Matthews Emmons/USA TODAY

Jones Provides Veteran Presence on Outside

General manager Ted Thompson rarely turns back the clock but he did so by adding James Jones to a green-as-grass receiving corps.

When general manager Ted Thompson welcomed home the likes of Mark Tauscher, Ahman Green and Matt Flynn, it was for states of emergency.

On Sunday, Thompson welcomed home James Jones.

For Jones and the Green Bay Packers, this reunion was the perfect storm of need meeting opportunity. The Packers badly needed a veteran wide receiver after losing Jordy Nelson to a season-ending knee injury. Jones needed a job after being released by the Giants on Saturday.

“I'm only one year removed,” Jones told reporters upon landing at Green Bay’s Austin Straubel Airport on Sunday to meet with the team. “It seems like 10 years, but time will wait. Get with Aaron (Rodgers). I'm sure they probably have some new stuff. We'll see what happens, but let's make it happen first."

Jones was a third-round pick by the Packers in 2007 and spent seven seasons in Green Bay. In 2012, he led the NFL with 14 touchdown receptions. In 2013, he set a career high with 817 receiving yards. In free agency the following offseason, Jones wanted to stay but the Packers showed little interest. So, Jones signed a three-year, $10 million contract with the Raiders. With rookie quarterback Derek Carr leading the offense, Jones posted a career-high 73 receptions. However. his 9.1-yard average per reception ranked 80th among the 81 wide receivers who caught at least 33 passes and he was near the bottom of the league with 2.9 yards after the catch per catch. Oakland released him and Jones joined the Giants but couldn't crack their deep receiving corps.

Unlike a couple of years ago, this time Jones found the Packers were much more eager for his services.

Green Bay's receiver corps is as green as the not-so-Frozen Tundra. Behind Pro Bowler Randall Cobb are Davante Adams (second season; 22 years old), Ty Montgomery (rookie; 22), Jeff Janis (second year, 24) and Myles White (third year, 25). Adams caught 38 passes for 446 yards and three touchdowns during a solid rookie season. The other three have combined career totals of 11 receptions, 82 yards and zero touchdowns.

Jones is on the other end of spectrum. He is 31 years old and boasts career totals of 383 receptions for 4,971 yards and 43 touchdowns. While his average per reception last season hints to diminishing athletic ability for a receiver who never was blessed with blazing speed, other statistics tell a different story. According to Pro Football Focus, he posted a solid catch rate of 67.6 percent. His career in Green Bay was marred by some maddening drops but he only had four drops last season, according to PFF.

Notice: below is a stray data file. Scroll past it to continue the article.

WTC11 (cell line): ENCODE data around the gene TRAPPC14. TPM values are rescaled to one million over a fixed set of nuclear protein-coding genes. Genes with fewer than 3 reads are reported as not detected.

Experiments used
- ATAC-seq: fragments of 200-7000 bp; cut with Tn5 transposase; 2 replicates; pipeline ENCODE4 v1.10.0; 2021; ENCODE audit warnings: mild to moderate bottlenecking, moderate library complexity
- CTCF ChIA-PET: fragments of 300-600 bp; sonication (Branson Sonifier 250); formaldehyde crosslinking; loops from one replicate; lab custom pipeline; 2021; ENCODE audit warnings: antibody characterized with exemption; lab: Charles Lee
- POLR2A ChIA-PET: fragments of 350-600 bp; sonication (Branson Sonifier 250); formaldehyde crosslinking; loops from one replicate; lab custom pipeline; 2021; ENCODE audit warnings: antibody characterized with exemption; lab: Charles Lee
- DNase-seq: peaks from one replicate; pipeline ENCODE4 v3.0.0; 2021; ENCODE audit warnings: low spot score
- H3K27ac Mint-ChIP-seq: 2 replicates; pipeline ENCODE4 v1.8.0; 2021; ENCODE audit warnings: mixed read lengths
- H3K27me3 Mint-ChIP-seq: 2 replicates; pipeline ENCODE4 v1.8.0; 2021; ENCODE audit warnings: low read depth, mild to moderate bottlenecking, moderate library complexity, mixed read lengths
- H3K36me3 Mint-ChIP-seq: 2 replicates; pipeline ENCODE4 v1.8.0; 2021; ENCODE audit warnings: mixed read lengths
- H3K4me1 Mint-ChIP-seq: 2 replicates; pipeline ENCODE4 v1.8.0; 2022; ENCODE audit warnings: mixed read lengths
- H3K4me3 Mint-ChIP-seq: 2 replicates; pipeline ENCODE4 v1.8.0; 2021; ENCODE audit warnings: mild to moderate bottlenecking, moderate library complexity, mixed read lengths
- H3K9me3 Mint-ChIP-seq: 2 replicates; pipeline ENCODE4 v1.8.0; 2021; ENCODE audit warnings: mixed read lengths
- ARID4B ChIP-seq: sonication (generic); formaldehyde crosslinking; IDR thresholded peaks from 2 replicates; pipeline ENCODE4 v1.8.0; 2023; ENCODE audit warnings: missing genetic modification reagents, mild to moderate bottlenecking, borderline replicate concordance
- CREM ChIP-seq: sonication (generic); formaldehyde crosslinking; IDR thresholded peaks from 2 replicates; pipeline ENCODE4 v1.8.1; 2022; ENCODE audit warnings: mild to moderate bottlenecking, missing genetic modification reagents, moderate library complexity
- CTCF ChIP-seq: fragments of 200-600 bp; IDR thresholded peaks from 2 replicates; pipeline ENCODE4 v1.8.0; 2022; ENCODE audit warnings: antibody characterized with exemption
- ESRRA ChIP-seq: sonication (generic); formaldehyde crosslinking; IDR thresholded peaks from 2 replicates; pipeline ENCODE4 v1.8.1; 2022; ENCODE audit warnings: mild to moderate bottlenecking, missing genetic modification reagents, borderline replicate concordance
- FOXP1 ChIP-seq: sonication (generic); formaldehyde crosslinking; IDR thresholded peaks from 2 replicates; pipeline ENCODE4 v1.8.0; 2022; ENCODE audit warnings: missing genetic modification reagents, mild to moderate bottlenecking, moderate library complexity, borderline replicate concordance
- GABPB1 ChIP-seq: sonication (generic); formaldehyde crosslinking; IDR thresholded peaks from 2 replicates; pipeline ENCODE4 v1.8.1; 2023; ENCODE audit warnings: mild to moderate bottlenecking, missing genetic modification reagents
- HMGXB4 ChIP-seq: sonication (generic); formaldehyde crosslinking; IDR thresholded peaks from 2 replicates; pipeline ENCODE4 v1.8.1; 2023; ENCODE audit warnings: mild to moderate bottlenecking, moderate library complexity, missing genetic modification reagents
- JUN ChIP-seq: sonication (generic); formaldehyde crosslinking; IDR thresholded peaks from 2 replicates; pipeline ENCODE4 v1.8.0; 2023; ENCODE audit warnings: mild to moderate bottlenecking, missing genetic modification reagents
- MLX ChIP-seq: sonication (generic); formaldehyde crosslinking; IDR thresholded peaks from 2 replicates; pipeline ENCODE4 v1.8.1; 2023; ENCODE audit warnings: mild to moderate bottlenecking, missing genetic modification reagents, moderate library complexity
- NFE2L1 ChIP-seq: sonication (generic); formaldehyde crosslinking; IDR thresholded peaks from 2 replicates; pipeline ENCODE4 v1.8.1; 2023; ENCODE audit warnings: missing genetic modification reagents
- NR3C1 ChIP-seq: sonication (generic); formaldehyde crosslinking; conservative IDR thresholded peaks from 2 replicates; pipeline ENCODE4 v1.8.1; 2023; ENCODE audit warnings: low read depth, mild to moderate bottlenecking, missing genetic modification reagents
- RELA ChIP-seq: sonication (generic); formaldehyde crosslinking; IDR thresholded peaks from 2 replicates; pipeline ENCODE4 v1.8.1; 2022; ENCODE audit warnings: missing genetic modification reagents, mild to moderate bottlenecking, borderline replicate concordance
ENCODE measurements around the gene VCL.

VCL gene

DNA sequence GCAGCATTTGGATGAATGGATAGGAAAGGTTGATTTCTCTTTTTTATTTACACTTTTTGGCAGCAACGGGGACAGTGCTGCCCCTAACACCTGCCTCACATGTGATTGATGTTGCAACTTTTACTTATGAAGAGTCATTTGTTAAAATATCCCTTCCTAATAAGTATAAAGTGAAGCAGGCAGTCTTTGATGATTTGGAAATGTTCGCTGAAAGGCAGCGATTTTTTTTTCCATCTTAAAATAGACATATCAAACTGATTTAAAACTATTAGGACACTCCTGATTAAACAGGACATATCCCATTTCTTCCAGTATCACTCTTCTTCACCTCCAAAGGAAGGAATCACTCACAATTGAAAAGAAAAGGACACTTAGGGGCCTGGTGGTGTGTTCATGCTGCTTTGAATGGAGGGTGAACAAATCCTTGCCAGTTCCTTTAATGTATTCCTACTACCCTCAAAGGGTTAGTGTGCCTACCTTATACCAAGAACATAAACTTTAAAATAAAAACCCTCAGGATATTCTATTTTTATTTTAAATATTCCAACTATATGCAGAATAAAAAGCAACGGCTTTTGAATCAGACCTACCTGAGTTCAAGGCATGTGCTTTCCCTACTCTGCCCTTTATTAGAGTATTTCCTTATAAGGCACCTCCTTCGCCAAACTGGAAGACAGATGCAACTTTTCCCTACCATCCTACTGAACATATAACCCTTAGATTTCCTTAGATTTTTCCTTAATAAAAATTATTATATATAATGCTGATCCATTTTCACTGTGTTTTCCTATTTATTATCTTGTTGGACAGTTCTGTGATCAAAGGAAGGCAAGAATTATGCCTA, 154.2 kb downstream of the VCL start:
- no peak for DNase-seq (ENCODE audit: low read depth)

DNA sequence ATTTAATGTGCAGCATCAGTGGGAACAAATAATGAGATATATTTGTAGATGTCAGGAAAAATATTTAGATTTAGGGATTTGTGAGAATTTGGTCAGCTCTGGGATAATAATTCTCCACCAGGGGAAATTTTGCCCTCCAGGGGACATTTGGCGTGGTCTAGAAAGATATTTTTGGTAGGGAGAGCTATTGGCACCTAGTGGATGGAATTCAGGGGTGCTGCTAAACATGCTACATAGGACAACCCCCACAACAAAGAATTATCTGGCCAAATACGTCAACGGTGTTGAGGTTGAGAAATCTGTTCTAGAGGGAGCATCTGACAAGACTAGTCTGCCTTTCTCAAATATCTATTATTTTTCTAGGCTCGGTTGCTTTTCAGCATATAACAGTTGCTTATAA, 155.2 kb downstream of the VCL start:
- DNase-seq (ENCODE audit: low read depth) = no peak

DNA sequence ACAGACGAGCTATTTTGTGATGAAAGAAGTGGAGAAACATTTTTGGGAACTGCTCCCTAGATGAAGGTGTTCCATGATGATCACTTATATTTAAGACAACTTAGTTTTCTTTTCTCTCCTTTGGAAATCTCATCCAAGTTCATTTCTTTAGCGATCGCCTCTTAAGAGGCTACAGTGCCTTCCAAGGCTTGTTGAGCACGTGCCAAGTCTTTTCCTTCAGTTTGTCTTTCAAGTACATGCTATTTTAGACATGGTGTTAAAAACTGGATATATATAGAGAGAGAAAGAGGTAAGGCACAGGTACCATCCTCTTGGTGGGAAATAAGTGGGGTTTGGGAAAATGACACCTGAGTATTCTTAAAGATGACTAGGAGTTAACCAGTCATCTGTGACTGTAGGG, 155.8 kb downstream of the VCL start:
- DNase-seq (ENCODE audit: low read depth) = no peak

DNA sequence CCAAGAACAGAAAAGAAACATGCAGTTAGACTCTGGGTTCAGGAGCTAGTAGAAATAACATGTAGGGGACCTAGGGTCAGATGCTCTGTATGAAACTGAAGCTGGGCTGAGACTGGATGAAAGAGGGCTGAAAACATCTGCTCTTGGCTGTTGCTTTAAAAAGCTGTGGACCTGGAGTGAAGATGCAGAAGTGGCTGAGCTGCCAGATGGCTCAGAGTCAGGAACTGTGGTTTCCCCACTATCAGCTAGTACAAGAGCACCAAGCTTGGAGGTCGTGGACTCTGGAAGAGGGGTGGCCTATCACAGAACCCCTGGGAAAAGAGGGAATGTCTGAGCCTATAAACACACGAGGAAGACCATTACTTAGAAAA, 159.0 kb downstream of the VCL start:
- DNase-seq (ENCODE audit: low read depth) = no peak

With that production and his history with Rodgers, Thompson broke from his usual approach of replacing veterans with youngsters. For instance, when the Packers lost leading rusher Ryan Grant in the first game of 2010, he signed Dimitri Nance off the Falcons' practice squad. When Bryan Bulaga sustained a hip injury at midseason in 2012, undrafted rookie Don Barclay eventually took over at right tackle. In 2013, when Bulaga was moved to left tackle but tore his ACL on Family Night, Thompson stuck with fourth-round rookie David Bakhtiari. Later that season, when Cobb sustained a broken leg at Baltimore, Thompson promoted White, an undrafted rookie, to the active roster.

This time, Thompson went a different route. The Packers were obviously prime Super Bowl contenders with Nelson. That took a big hit when Nelson went down with a torn ACL at Pittsburgh in the second preseason game. Maybe Adams emerges as a star. Maybe Montgomery will be a rookie sensation. Maybe Janis can put it all together. Maybe White can replicate his preseason production against front-line defenders in the regular season. That, however, is a lot of maybes. If nothing else, Jones buys some time for those young players to emerge and earn Rodgers' trust. Or perhaps Jones can play like he did in 2012 to help replace some of Nelson's 13 touchdowns from last season.

Either way, Jones is a plug-and-play type of player. He won’t be asked to be Nelson. But his presence on the outside in the Packers’ preferred three-receiver packages will allow Cobb to do what he does best — make plays from the slot.

“I'm excited, man, it feels good to get back and be back home, so we'll see what happens,” Jones said.


Receiver Jared Abbrederis is the headliner on the Packers' practice squad. No transactions were announced by the team but other media outlets reported Abbrederis, running back John Crockett, offensive linemen Matt Rotheram and Jeremy Vujnovich, tight end Justin Perillo, linebackers Carl Bradford and James Vaughters, and defensive tackle Christian Ringo. That takes care of eight of the 10 spots. To sign Jones, the Packers will have to release a player and, presumably, they'd like to sign him to the practice squad if he clears waivers. That would leave one more spot and he wouldn't necessarily come from Green Bay's cuts. It won't be tight end Mitchell Henry or defensive tackle Khyri Thornton. They signed to the 53-man rosters of the Broncos and Patriots, respectively.

Bill Huber is publisher of and has written for Packer Report since 1997. E-mail him at or leave him a question in Packer Report’s subscribers-only Packers Pro Club forum. Find Bill on Twitter at


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